AS3_Val setupFunction = AS3_Function( NULL, setup );
AS3_Val isThisGrammarFunction = AS3_Function( NULL, isThisGrammar );
AS3_Val result = AS3_Object( “setup: AS3ValType, isThisGrammar:AS3ValType”,

setupFunction, isThisGrammarFunction);

AS3_Release( setupFunction );
AS3_Release( isThisGrammarFunction );
AS3_LibInit( result );

 

This tells Alchemy that we have two C functions we want to expose to ActionScript; setup and isThisGrammar. Now all we have to do is flesh out these functions. For example, here’s our isThisGrammar function:

static AS3_Val isThisGrammar(void* self, AS3_Val args) {

Sentence sent;
int num_linkages;
char* val = NULL;
AS3_ArrayValue( args, “StrType”, &val );
sent = sentence_create(val, dict);
num_linkages = sentence_parse(sent, opts);
if (num_linkages > 0) {

sentence_delete(sent);
return AS3_True();

}
sentence_delete(sent);
return AS3_False();

}

 

This function first reads in a string passed from ActionScript and stores it in the variable val. We then pass val into the Link Grammar library. Based on the result, we return a Boolean to ActionScript telling it whether or not this sentence is grammatically correct. Notice, because we’re in C-land we have to keep in mind memory management (e.g. releasing the sentences when we’re done).

 

Compiling the library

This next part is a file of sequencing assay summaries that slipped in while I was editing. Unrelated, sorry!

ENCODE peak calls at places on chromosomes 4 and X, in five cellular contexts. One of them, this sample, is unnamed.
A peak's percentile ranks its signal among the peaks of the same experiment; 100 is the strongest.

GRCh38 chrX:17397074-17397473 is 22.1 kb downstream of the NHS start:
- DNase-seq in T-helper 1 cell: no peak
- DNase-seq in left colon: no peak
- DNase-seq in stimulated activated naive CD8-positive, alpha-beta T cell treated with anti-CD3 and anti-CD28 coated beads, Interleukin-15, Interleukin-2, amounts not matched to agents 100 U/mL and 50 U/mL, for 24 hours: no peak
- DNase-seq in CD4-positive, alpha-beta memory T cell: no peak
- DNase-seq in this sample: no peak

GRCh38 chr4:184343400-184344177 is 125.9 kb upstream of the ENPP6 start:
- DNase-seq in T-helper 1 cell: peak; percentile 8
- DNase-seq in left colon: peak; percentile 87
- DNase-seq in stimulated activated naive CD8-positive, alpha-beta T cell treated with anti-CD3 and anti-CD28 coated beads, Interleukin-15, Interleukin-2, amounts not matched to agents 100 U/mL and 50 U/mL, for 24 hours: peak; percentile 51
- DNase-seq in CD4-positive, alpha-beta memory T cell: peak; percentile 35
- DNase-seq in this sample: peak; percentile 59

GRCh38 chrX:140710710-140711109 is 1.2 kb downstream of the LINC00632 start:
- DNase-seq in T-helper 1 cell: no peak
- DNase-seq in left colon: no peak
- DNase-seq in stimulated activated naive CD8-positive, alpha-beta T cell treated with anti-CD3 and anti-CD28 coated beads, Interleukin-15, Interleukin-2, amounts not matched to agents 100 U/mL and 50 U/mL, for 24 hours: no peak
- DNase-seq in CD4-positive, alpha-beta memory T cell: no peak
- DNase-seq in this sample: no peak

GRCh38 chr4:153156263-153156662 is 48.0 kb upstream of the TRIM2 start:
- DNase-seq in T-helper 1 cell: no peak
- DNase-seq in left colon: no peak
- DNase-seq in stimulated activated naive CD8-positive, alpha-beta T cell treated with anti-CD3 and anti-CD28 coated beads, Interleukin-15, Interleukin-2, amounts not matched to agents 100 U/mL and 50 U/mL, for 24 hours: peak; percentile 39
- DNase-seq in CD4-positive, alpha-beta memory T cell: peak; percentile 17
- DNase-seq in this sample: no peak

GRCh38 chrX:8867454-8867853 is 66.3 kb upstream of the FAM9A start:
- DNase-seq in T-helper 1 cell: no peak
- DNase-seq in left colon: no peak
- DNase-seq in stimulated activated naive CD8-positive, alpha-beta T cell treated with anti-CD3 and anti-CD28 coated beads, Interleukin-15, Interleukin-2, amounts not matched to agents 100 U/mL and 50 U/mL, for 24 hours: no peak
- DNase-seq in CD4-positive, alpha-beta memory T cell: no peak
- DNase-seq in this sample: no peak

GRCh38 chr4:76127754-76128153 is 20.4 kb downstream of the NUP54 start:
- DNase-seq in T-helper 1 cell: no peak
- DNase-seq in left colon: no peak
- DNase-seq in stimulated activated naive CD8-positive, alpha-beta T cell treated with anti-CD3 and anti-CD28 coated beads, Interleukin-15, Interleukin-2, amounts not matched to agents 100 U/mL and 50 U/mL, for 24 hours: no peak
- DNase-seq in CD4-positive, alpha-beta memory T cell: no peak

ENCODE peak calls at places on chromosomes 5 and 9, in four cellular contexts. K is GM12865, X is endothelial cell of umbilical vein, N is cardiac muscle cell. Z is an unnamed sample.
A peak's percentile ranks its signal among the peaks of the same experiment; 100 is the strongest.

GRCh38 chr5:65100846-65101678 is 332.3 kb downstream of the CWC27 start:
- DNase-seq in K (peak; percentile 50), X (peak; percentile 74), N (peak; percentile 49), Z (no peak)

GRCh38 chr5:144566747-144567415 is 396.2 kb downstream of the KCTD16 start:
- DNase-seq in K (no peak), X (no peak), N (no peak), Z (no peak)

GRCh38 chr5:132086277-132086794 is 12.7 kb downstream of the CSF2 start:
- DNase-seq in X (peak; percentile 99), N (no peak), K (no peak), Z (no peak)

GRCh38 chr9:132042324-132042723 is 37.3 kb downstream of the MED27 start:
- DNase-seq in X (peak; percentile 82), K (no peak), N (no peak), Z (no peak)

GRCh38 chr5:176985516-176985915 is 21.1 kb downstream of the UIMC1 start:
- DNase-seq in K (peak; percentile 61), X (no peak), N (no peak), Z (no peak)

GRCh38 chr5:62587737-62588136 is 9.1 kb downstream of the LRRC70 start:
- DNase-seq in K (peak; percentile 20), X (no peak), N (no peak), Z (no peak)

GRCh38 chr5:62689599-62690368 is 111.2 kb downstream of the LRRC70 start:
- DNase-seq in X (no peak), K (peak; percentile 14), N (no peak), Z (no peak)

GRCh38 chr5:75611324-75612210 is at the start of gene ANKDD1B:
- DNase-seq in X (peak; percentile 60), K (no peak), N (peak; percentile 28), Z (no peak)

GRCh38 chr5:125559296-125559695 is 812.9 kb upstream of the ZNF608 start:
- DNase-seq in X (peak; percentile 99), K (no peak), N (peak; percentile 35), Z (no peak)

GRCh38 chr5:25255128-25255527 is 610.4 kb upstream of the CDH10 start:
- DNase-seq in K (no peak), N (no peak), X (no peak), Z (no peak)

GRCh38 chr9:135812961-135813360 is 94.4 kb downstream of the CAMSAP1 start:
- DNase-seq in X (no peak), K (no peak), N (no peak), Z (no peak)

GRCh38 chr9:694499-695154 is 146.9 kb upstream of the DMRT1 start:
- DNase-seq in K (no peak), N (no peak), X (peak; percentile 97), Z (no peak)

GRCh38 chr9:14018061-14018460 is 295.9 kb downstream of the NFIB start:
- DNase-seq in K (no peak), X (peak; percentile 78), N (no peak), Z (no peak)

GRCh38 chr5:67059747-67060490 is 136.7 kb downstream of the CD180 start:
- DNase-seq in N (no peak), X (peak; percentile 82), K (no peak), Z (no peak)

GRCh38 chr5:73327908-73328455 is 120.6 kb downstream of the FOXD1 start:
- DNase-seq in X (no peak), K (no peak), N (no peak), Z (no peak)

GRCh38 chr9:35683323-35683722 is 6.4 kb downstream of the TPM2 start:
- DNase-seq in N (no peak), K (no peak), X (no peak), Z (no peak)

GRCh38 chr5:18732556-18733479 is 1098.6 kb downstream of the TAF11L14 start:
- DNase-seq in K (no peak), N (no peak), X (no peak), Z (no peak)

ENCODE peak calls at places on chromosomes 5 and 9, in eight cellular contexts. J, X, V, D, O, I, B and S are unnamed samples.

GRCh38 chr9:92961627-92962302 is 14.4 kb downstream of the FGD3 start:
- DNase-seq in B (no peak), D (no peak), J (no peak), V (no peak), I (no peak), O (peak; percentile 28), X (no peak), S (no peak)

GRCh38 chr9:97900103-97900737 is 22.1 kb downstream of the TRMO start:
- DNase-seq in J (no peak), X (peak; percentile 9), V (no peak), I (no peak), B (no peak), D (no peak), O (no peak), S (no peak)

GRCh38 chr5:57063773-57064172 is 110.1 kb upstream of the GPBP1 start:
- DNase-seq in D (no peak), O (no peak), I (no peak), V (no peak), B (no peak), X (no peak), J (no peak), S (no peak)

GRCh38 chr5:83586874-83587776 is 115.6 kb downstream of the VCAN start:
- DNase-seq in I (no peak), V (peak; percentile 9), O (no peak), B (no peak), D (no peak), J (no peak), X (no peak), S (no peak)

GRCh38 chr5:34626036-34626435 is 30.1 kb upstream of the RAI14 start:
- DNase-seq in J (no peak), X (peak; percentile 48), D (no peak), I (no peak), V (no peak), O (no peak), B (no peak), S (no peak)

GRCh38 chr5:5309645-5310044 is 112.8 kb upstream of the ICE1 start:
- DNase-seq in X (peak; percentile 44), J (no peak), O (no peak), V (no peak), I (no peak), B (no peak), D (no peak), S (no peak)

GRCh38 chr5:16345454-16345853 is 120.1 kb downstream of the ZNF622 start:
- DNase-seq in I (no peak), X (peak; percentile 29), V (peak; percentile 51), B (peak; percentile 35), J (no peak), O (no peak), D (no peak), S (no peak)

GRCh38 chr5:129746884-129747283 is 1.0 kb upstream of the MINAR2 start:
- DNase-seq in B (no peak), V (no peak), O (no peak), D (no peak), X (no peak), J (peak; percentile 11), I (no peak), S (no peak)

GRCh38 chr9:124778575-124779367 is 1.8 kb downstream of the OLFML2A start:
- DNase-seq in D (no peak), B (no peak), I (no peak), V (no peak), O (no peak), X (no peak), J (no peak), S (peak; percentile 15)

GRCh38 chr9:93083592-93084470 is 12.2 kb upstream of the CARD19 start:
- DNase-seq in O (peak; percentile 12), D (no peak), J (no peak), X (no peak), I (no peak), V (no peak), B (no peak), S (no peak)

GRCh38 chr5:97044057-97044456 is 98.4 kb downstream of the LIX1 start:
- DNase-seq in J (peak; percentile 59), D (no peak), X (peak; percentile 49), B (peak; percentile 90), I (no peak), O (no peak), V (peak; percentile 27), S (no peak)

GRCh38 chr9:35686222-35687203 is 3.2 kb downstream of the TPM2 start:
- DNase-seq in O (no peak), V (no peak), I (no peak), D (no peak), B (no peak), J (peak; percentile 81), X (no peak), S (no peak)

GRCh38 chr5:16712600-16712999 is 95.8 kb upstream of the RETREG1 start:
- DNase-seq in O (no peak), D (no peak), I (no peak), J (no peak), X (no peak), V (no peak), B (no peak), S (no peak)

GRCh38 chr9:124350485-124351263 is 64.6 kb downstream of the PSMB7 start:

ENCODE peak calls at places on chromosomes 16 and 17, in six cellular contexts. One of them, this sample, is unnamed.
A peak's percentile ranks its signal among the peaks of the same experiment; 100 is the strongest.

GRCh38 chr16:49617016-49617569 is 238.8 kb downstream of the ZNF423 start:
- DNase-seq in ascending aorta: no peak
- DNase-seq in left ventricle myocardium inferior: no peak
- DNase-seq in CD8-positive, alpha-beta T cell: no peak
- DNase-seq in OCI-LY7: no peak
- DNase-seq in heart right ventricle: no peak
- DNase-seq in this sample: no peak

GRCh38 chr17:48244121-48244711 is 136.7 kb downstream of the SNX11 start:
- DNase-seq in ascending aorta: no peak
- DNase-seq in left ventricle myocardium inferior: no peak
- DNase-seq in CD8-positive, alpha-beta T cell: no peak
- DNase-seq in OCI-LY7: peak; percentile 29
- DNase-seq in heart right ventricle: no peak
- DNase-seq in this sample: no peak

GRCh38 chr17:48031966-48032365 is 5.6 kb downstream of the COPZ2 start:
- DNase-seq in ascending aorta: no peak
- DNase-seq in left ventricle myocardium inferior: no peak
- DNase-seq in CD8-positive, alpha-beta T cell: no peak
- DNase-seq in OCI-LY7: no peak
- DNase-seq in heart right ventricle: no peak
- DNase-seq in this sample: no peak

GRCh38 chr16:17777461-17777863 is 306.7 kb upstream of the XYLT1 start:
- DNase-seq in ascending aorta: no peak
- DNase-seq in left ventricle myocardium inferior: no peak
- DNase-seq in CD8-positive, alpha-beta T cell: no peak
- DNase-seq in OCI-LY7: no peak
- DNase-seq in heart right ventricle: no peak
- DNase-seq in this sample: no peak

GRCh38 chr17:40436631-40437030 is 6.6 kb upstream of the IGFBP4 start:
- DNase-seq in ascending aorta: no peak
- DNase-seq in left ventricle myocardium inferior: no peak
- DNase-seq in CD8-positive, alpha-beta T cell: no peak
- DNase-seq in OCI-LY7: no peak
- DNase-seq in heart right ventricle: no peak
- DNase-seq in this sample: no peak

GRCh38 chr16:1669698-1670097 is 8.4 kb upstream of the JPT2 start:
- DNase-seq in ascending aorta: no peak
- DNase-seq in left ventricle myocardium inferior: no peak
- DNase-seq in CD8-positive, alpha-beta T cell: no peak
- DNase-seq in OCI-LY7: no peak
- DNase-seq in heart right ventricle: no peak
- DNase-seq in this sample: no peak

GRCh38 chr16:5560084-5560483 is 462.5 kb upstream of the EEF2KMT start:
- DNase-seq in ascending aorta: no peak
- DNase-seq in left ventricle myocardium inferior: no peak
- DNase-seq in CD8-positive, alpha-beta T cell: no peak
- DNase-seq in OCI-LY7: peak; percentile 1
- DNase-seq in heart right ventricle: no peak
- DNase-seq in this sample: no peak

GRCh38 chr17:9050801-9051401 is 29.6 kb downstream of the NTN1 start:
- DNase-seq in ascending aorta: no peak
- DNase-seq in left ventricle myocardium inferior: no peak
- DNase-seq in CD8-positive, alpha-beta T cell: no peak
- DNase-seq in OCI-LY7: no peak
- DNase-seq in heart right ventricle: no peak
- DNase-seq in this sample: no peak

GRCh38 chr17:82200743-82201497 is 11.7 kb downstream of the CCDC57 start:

Now that our interface is defined, let’s compile the C code into a swc. Since Alchemy uses a modified version of gcc, we pass it the compiler flag “-swc”. In the Link Grammar Makefile, we need only to change the rule which builds the binary so that it reads:

 

${BIN}/parse: ${OBJECTS}

${CC} ${CLDFLAGS} ${OBJECTS} -swc -o parse.swc

 

Running “make” from the command line will generate parse.swc. Easy as that!

 

From the ActionScript side

In most Alchemy use cases, all we have to do is initialize the C library and then call into the interfaces we defined:

var loader:CLibInit = new CLibInit();
var lib:Object = loader.init();
lib.setup();

 

However, it’s slightly more complex in our case. Alchemy requires that you pass any files needed by the C code as a byte array to the loader before calling your interfaces. Because the C code requires access to the file system (to read the dictionary, grammar rules, etc.), we’re going to need a function something like this:

private function supplyFile( loader:CLibInit, file:File, fileName:String):void {

var bytes:ByteArray = new ByteArray();
var stream:FileStream = new FileStream();